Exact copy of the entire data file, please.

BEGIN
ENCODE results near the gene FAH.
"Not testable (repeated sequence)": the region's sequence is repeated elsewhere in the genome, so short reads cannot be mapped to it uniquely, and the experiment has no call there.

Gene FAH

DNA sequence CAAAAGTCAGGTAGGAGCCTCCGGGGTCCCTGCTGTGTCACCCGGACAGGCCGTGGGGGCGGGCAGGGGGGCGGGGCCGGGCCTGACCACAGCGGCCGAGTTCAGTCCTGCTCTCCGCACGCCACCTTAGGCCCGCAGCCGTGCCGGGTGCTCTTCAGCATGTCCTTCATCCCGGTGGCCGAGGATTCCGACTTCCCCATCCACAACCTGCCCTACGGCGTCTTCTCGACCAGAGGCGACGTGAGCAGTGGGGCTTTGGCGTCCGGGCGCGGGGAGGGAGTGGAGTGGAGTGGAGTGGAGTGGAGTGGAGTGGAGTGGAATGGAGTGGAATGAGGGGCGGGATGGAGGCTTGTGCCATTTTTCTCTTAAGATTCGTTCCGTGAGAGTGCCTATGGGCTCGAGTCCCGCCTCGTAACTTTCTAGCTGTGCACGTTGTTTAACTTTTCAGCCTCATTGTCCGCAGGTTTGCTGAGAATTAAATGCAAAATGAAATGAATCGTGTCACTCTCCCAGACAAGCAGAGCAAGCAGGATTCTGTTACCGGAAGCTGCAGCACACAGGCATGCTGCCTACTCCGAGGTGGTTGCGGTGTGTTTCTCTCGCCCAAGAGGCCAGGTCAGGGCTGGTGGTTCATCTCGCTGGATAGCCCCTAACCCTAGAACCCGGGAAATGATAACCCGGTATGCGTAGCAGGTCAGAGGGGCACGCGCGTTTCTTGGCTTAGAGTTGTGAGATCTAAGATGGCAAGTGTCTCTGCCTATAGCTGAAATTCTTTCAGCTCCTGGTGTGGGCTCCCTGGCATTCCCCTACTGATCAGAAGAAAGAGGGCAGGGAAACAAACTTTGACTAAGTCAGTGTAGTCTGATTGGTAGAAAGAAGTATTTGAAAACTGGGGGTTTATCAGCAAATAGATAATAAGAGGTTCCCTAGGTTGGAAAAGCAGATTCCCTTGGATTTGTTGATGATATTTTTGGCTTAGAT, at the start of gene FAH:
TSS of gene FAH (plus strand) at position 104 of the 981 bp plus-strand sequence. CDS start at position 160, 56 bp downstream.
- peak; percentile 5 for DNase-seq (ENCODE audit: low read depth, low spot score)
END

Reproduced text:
ENCODE results near the gene FAH.
"Not testable (repeated sequence)": the region's sequence is repeated elsewhere in the genome, so short reads cannot be mapped to it uniquely, and the experiment has no call there.

Gene FAH

DNA sequence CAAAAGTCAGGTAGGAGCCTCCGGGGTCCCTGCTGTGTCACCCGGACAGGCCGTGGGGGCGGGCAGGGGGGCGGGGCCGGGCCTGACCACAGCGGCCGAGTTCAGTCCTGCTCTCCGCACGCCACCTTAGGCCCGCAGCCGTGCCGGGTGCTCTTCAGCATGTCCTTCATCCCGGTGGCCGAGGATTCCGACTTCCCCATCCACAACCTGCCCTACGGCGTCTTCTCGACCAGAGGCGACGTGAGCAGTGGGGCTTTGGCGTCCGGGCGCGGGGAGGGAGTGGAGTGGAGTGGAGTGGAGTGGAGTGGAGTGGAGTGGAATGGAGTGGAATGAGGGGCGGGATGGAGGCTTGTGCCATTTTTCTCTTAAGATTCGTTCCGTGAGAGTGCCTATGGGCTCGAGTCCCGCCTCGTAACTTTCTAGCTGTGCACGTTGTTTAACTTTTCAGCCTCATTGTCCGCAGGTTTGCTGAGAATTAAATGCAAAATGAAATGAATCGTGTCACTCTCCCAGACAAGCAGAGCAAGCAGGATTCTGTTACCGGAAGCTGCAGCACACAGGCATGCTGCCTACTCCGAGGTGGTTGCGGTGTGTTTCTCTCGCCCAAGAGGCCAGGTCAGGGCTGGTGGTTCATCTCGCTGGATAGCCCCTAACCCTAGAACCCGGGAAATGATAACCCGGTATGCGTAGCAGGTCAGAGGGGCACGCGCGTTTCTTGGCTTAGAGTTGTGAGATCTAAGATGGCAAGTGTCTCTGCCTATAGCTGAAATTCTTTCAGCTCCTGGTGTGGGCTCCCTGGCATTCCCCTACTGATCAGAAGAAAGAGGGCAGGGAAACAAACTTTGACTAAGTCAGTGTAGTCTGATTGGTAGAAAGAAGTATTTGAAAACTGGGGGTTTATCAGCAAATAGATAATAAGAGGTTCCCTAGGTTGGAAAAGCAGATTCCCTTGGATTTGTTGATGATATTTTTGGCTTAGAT, at the start of gene FAH:
TSS of gene FAH (plus strand) at position 104 of the 981 bp plus-strand sequence. CDS start at position 160, 56 bp downstream.
- peak; percentile 5 for DNase-seq (ENCODE audit: low read depth, low spot score)